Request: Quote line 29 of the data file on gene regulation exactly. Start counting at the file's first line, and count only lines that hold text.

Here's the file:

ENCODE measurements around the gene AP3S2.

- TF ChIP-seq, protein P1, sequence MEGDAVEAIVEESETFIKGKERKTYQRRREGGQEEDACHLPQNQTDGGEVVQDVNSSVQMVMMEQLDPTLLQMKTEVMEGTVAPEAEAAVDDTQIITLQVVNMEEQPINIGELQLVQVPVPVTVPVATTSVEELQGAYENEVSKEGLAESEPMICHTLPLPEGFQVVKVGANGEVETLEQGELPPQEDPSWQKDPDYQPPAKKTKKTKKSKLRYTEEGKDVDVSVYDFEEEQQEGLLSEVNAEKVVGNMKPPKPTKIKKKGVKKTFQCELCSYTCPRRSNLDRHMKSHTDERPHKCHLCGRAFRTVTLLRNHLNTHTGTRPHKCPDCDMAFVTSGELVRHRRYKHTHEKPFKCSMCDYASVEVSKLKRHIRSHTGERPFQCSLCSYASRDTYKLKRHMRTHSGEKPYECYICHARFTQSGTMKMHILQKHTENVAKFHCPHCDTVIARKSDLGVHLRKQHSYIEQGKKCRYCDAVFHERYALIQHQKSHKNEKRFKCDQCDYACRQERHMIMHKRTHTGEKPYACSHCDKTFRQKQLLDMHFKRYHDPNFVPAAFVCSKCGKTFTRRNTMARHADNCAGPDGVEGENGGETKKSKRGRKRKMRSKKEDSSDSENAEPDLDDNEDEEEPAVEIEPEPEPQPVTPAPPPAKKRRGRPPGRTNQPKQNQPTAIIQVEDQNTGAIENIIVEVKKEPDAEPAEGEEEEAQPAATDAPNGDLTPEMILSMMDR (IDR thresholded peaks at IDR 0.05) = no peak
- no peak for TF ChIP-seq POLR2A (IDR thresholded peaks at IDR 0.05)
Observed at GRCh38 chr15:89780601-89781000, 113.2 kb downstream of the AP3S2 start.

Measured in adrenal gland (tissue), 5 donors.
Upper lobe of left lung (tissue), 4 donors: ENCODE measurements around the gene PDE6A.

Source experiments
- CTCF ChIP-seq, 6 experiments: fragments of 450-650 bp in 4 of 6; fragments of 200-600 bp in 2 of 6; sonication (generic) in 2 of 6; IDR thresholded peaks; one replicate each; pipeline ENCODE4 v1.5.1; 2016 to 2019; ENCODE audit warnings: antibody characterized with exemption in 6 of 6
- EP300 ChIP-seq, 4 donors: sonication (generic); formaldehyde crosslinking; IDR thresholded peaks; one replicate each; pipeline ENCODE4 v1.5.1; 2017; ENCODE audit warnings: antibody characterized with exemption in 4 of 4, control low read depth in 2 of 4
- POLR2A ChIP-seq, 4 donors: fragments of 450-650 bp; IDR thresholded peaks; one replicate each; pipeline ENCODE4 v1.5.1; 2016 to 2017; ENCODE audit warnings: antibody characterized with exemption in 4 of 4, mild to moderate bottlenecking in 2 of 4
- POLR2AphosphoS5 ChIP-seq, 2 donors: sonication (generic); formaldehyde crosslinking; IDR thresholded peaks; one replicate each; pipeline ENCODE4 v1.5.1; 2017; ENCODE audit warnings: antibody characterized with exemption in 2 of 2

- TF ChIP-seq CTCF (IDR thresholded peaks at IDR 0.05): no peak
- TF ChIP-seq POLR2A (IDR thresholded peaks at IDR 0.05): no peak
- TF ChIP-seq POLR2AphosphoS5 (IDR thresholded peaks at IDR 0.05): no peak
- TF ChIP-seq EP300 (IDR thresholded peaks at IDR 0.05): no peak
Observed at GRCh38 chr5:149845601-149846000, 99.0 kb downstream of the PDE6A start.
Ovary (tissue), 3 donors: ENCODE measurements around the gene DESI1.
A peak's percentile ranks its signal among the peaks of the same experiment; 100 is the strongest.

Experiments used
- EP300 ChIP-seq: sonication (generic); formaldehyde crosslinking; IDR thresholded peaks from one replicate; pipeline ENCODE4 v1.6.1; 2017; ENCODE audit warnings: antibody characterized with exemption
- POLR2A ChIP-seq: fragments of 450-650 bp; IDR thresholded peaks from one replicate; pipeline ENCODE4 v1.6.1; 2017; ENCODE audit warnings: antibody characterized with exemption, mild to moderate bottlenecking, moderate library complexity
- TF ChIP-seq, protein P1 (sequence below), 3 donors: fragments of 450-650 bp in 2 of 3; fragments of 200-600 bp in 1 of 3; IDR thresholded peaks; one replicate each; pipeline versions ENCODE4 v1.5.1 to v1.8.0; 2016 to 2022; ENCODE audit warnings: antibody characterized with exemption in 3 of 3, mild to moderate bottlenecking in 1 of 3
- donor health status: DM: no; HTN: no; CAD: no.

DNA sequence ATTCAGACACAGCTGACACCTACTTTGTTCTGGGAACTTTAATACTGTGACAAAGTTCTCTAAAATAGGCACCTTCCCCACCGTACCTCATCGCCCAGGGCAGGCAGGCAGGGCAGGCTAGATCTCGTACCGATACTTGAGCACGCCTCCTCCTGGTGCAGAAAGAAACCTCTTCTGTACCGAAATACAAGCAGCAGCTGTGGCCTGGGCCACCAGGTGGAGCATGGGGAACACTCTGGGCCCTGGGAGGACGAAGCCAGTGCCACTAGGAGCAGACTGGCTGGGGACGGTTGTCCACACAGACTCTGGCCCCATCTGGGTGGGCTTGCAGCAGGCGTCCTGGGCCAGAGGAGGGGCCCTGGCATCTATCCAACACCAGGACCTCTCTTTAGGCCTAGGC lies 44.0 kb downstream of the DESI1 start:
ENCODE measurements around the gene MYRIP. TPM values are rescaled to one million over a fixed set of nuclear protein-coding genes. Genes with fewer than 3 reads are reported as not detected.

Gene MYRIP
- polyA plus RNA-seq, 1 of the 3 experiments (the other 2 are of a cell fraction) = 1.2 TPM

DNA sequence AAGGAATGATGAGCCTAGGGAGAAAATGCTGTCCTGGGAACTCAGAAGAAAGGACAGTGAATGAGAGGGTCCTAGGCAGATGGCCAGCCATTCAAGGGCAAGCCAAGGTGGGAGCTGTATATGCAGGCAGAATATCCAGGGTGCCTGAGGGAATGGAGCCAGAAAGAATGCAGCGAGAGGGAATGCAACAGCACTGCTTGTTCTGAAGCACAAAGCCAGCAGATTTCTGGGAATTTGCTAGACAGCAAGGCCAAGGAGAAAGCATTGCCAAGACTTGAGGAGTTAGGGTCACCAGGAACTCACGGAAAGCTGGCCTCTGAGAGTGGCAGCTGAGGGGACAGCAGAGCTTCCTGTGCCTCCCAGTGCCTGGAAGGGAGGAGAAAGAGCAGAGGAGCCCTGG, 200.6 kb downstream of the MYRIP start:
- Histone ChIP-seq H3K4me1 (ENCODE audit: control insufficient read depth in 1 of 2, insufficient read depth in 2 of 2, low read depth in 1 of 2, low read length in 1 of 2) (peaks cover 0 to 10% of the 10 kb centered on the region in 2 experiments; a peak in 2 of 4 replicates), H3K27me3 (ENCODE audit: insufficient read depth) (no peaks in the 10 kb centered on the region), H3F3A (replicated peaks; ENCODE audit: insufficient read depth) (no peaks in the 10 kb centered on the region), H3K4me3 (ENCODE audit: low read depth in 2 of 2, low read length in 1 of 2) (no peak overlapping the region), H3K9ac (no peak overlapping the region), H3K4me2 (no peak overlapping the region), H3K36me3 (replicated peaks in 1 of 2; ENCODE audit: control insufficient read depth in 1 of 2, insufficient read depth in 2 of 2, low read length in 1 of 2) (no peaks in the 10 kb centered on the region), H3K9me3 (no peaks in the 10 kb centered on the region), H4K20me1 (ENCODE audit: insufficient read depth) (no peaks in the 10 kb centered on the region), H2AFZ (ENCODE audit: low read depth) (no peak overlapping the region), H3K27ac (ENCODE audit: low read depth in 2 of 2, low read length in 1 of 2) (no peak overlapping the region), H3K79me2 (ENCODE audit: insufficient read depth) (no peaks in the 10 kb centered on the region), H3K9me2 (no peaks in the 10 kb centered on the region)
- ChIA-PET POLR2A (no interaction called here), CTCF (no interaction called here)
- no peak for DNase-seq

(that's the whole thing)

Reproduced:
- Histone ChIP-seq H3K4me1 (ENCODE audit: control insufficient read depth in 1 of 2, insufficient read depth in 2 of 2, low read depth in 1 of 2, low read length in 1 of 2) (peaks cover 0 to 10% of the 10 kb centered on the region in 2 experiments; a peak in 2 of 4 replicates), H3K27me3 (ENCODE audit: insufficient read depth) (no peaks in the 10 kb centered on the region), H3F3A (replicated peaks; ENCODE audit: insufficient read depth) (no peaks in the 10 kb centered on the region), H3K4me3 (ENCODE audit: low read depth in 2 of 2, low read length in 1 of 2) (no peak overlapping the region), H3K9ac (no peak overlapping the region), H3K4me2 (no peak overlapping the region), H3K36me3 (replicated peaks in 1 of 2; ENCODE audit: control insufficient read depth in 1 of 2, insufficient read depth in 2 of 2, low read length in 1 of 2) (no peaks in the 10 kb centered on the region), H3K9me3 (no peaks in the 10 kb centered on the region), H4K20me1 (ENCODE audit: insufficient read depth) (no peaks in the 10 kb centered on the region), H2AFZ (ENCODE audit: low read depth) (no peak overlapping the region), H3K27ac (ENCODE audit: low read depth in 2 of 2, low read length in 1 of 2) (no peak overlapping the region), H3K79me2 (ENCODE audit: insufficient read depth) (no peaks in the 10 kb centered on the region), H3K9me2 (no peaks in the 10 kb centered on the region)